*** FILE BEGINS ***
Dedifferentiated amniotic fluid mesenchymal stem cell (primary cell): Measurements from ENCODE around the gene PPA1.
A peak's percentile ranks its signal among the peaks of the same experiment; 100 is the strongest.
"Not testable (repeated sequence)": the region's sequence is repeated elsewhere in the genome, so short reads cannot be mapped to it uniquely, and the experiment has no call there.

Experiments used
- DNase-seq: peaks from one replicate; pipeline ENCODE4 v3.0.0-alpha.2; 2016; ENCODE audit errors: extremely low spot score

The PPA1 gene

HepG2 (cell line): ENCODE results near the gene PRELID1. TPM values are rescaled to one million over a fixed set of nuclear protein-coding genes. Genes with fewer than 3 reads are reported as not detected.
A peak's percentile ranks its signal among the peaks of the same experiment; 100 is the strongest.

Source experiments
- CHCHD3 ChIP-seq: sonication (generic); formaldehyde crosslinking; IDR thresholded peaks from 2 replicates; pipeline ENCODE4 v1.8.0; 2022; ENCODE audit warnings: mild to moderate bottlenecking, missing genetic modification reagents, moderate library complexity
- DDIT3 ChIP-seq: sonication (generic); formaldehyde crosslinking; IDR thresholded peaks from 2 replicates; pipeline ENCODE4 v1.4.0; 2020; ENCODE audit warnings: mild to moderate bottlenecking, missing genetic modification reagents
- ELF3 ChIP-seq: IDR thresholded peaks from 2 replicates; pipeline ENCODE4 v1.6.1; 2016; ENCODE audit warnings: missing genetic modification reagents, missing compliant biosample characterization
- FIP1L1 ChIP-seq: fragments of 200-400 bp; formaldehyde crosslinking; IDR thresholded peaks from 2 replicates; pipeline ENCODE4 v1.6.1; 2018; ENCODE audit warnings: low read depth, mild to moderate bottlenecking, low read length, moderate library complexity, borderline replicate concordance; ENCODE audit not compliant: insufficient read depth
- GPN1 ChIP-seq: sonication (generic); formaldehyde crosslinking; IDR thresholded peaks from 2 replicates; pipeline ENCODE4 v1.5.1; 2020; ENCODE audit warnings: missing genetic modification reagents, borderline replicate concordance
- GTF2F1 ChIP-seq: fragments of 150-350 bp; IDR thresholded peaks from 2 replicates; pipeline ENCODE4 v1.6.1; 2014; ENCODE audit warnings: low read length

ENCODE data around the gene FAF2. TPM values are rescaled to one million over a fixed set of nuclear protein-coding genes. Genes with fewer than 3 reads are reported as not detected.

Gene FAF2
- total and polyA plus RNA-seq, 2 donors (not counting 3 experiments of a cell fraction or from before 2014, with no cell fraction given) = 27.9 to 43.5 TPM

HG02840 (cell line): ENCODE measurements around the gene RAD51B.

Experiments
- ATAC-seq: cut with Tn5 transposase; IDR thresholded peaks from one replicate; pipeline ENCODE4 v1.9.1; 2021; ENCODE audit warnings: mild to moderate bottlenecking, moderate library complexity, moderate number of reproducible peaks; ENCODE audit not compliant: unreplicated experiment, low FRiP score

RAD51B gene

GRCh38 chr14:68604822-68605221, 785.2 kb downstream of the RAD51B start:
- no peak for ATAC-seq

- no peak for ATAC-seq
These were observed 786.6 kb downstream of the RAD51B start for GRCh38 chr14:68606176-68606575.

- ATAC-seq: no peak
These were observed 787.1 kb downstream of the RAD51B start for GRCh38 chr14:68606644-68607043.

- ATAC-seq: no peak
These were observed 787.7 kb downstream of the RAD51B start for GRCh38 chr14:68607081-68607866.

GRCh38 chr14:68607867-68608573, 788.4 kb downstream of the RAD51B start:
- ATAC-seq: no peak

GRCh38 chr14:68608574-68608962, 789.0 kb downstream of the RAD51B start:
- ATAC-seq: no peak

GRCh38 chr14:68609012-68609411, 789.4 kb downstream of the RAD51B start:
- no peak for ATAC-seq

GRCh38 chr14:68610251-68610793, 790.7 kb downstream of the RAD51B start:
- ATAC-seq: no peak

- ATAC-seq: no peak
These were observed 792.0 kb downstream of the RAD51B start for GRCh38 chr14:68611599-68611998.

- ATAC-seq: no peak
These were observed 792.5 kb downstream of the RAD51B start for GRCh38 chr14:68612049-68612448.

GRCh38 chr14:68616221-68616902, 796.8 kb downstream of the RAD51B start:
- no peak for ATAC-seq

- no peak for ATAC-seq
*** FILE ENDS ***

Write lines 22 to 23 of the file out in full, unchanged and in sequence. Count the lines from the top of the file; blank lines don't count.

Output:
RAD51B gene

GRCh38 chr14:68604822-68605221, 785.2 kb downstream of the RAD51B start: